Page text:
Gangland, on the History Channel, is scheduled to slander another motorcycle club this week.
This Thursday, April 2nd at 9 pm Eastern Time, the “reality” series will air an episode titled “Silent Slaughter” which will dramatize, according to the network, the infiltration of the Sons of Silence Motorcycle Club by undercover agents. The network describes the Sons of Silence as “Colorado’s largest motorcycle gang (which) has spread to 36 chapters throughout the world since its inception in the 1960s.”
Who Is Gangland
Gangland is produced by The History Channel. The History Channel is a wholly owned subsidiary of a company called Arts and Entertainment Television Networks (AETN.) AETN in turn, is a joint venture of the Hearst Corporation and the Walt Disney Company. NBC has a minority share in AETN.
The identities of the actual producers of Gangland, the people who assemble and edit the stock footage, direct and videotape the dramatized reenactments and conduct and record the interviews for the show, are a closely guarded secret.
The only “infiltration” of the Sons by “undercover agents” began in 1998 and culminated in the autumn of 1999. During that period, two subsequently discredited agents of the Bureau of Alcohol, Tobacco, Firearms and Explosives (ATF) named Blake “Bo” Boteler and Cole Edwards hung around, prospected and patched into the Sons of Silence.
After the agents finally went back to their real lives, 42 people including five women were indicted for a variety of drug and firearms charges. In most cases the only evidence against the accused was the testimony of Boteler and Edwards. Thirty-seven suspects were arrested in a dramatic series of made for television raids carried out on October 8th, 1999 in Colorado Springs, Denver and Fort Collins, Colorado.
The day of the raids, United States Attorney Thomas Strickland called it “a very substantial case.” Strickland served as a U.S. Attorney for only two years but he built an impressive career on the arrests of the Sons. He is still bragging about it. He went on to run for the United States Senate. He has since worked in private practice and as a chief council for a health insurance company and he was recently named as Chief of Staff in the Department of the Interior in the Obama Administration.
Whether the case was good for Thomas Strickland’s career or not, it was a classic case of bad law enforcement. Half of the people indicted in the case weren’t even members of the Sons. During the raids agents trashed homes and stole and vandalized private property. Charges against most defendants were either dismissed or reduced.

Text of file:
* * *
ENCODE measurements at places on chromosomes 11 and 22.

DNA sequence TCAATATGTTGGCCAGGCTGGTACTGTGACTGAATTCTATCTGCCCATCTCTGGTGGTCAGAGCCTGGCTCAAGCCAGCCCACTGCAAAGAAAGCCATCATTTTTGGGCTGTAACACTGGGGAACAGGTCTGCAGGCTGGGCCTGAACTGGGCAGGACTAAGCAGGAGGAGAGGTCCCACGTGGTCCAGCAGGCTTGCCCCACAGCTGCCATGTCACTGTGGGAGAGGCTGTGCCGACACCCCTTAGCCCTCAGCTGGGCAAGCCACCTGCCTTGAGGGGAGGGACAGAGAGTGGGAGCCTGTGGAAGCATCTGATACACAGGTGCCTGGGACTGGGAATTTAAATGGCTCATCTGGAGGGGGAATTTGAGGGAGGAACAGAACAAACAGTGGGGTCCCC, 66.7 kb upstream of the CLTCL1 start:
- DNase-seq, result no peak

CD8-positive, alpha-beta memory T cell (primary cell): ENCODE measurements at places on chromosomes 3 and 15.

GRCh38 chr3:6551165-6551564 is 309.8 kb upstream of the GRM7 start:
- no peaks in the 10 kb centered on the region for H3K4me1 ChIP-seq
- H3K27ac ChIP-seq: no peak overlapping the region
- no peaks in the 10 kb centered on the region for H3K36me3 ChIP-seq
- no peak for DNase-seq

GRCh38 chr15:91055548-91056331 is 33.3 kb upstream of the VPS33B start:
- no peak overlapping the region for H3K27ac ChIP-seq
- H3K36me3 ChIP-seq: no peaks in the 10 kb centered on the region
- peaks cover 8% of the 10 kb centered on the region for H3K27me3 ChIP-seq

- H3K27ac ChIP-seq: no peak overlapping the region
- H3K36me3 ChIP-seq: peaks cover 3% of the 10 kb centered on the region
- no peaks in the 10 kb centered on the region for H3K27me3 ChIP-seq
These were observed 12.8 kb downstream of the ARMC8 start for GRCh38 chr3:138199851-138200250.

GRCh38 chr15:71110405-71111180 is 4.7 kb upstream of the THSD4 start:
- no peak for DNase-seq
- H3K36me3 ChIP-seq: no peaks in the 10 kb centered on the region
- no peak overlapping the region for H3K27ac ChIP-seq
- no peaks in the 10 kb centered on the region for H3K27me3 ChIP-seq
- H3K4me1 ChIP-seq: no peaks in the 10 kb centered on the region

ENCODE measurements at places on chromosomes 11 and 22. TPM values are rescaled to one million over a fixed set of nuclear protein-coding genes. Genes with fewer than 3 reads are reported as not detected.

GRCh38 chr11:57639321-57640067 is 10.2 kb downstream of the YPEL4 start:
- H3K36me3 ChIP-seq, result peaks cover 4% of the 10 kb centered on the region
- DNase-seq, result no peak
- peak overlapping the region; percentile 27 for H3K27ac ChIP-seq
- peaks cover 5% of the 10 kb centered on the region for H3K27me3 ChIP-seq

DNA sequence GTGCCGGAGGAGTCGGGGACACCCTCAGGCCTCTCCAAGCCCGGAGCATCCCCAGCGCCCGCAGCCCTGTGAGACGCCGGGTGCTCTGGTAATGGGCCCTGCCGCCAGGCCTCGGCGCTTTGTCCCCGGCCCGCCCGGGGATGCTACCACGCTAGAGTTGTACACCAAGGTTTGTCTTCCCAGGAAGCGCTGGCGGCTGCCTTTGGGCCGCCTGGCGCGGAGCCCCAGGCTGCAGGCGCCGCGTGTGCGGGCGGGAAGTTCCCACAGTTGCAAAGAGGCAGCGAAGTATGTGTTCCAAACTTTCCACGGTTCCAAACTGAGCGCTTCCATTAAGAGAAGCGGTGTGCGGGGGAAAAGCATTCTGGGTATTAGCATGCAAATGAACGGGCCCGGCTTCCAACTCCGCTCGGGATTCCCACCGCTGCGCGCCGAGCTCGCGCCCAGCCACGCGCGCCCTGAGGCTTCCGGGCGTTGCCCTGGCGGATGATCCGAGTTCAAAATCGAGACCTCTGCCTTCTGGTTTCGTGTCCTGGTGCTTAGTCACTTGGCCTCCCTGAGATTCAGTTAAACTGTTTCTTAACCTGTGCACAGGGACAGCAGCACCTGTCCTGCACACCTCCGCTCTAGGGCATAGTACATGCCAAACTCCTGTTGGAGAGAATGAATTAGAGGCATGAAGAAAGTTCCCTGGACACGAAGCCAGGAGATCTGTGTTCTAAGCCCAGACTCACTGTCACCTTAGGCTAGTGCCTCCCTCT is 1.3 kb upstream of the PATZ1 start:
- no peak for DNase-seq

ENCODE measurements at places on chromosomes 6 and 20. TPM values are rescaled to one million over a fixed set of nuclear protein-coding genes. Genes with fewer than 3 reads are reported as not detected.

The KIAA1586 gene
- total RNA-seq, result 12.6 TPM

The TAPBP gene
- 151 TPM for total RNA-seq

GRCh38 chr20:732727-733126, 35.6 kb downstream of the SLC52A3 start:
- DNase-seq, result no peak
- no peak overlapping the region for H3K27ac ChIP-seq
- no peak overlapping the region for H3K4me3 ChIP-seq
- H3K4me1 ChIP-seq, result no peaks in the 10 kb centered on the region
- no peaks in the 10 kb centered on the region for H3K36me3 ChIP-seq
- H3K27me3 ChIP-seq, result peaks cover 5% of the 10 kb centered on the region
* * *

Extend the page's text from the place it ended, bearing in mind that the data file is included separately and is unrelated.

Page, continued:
And Introducing Jay Dobyns
One charge in the original indictment that was soon dismissed, involving a bar fight in Colorado Springs, is particularly interesting now because in his current, best-selling book No Angel, former ATF agent Jay Dobyns takes credit for provoking the alleged crime. In part, on pages 83 and 84 of his book, Dobyns describes going to that bar intending to start a fight. He writes:
“The Sons were a minor biker gang in Colorado Springs. We were running around as a made-up club called the Unforgiven…and we wanted to demonstrate that the Sons used intimidation and the threat of violence to maintain their turf. If we could do this, we could roll it into a RICO case being built against them. We wanted to do it that night by putting the screws to them, by hanging out in their place and showing them up. They were small-time and my confidence was high.”
Small Time Cops And Case
As the government’s case against the Sons of Silence was self-destructing, a fairly distinguished defense attorney named Larry Pozner described the infiltration like this. “They (the ATF) take relatively minor offenses and trumpet them as the crime of the century. This is garden variety stuff made to sound like a major law enforcement coup.”
The ATF also attempted to try the case in the press, in order to prejudice prospective jurors until District Court Judge Edward Nottingham issued a gag order to make them stop on November 25th, 1999. And, now the ATF is going to try to win the case again. This time on The History Channel.
Possible Future Gangland Episodes
Late in 1999, an attorney named David Lane said of the case, “This happens all the time, especially when big headlines are involved. I’ve represented a number of unpopular groups, and the most dangerous gangs in the country are the DEA, the ATF and the FBI. Those three gangs are frequently out of control, and they basically ride roughshod over the Constitution of the United States on a regular basis.”
Maybe Gangland should do a show about those three gangs next.